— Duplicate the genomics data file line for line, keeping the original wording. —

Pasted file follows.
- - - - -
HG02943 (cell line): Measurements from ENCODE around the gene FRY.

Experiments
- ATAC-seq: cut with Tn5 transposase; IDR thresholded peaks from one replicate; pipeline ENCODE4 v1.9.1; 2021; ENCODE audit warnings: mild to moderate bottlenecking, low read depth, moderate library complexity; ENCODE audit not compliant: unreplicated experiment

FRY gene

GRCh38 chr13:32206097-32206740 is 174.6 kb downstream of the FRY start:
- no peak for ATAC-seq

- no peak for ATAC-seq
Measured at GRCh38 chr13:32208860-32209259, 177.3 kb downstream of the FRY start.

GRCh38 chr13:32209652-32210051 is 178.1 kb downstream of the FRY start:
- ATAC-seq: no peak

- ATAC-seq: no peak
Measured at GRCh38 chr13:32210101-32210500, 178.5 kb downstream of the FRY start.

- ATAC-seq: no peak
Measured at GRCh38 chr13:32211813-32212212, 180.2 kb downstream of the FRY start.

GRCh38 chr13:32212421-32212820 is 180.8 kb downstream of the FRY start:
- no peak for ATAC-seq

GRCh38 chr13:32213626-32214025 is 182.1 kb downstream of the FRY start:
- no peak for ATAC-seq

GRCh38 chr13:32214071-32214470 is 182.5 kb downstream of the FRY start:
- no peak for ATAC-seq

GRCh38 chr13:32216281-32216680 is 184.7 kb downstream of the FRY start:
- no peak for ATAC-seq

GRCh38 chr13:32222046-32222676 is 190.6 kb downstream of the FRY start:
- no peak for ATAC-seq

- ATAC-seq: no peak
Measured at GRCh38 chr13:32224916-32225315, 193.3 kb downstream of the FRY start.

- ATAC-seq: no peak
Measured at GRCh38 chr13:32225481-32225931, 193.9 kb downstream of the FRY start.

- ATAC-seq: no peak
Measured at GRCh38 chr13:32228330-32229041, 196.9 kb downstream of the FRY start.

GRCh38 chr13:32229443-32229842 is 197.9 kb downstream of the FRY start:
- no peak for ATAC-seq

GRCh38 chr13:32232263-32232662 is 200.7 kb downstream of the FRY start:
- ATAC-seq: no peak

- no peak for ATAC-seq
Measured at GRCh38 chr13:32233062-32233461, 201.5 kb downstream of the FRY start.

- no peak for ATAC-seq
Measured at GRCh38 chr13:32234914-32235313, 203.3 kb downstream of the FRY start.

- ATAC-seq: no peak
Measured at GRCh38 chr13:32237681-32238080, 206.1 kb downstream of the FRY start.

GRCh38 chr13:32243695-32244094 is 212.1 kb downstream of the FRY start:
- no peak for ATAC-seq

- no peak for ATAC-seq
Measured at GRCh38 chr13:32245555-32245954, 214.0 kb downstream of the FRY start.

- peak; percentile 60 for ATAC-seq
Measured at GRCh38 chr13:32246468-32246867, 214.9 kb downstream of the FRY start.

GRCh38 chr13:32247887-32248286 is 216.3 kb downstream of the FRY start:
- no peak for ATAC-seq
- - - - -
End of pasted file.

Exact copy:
HG02943 (cell line): Measurements from ENCODE around the gene FRY.

Experiments
- ATAC-seq: cut with Tn5 transposase; IDR thresholded peaks from one replicate; pipeline ENCODE4 v1.9.1; 2021; ENCODE audit warnings: mild to moderate bottlenecking, low read depth, moderate library complexity; ENCODE audit not compliant: unreplicated experiment

FRY gene

GRCh38 chr13:32206097-32206740 is 174.6 kb downstream of the FRY start:
- no peak for ATAC-seq

- no peak for ATAC-seq
Measured at GRCh38 chr13:32208860-32209259, 177.3 kb downstream of the FRY start.

GRCh38 chr13:32209652-32210051 is 178.1 kb downstream of the FRY start:
- ATAC-seq: no peak

- ATAC-seq: no peak
Measured at GRCh38 chr13:32210101-32210500, 178.5 kb downstream of the FRY start.

- ATAC-seq: no peak
Measured at GRCh38 chr13:32211813-32212212, 180.2 kb downstream of the FRY start.

GRCh38 chr13:32212421-32212820 is 180.8 kb downstream of the FRY start:
- no peak for ATAC-seq

GRCh38 chr13:32213626-32214025 is 182.1 kb downstream of the FRY start:
- no peak for ATAC-seq

GRCh38 chr13:32214071-32214470 is 182.5 kb downstream of the FRY start:
- no peak for ATAC-seq

GRCh38 chr13:32216281-32216680 is 184.7 kb downstream of the FRY start:
- no peak for ATAC-seq

GRCh38 chr13:32222046-32222676 is 190.6 kb downstream of the FRY start:
- no peak for ATAC-seq

- ATAC-seq: no peak
Measured at GRCh38 chr13:32224916-32225315, 193.3 kb downstream of the FRY start.

- ATAC-seq: no peak
Measured at GRCh38 chr13:32225481-32225931, 193.9 kb downstream of the FRY start.

- ATAC-seq: no peak
Measured at GRCh38 chr13:32228330-32229041, 196.9 kb downstream of the FRY start.

GRCh38 chr13:32229443-32229842 is 197.9 kb downstream of the FRY start:
- no peak for ATAC-seq

GRCh38 chr13:32232263-32232662 is 200.7 kb downstream of the FRY start:
- ATAC-seq: no peak

- no peak for ATAC-seq
Measured at GRCh38 chr13:32233062-32233461, 201.5 kb downstream of the FRY start.

- no peak for ATAC-seq
Measured at GRCh38 chr13:32234914-32235313, 203.3 kb downstream of the FRY start.

- ATAC-seq: no peak
Measured at GRCh38 chr13:32237681-32238080, 206.1 kb downstream of the FRY start.

GRCh38 chr13:32243695-32244094 is 212.1 kb downstream of the FRY start:
- no peak for ATAC-seq

- no peak for ATAC-seq
Measured at GRCh38 chr13:32245555-32245954, 214.0 kb downstream of the FRY start.

- peak; percentile 60 for ATAC-seq
Measured at GRCh38 chr13:32246468-32246867, 214.9 kb downstream of the FRY start.

GRCh38 chr13:32247887-32248286 is 216.3 kb downstream of the FRY start:
- no peak for ATAC-seq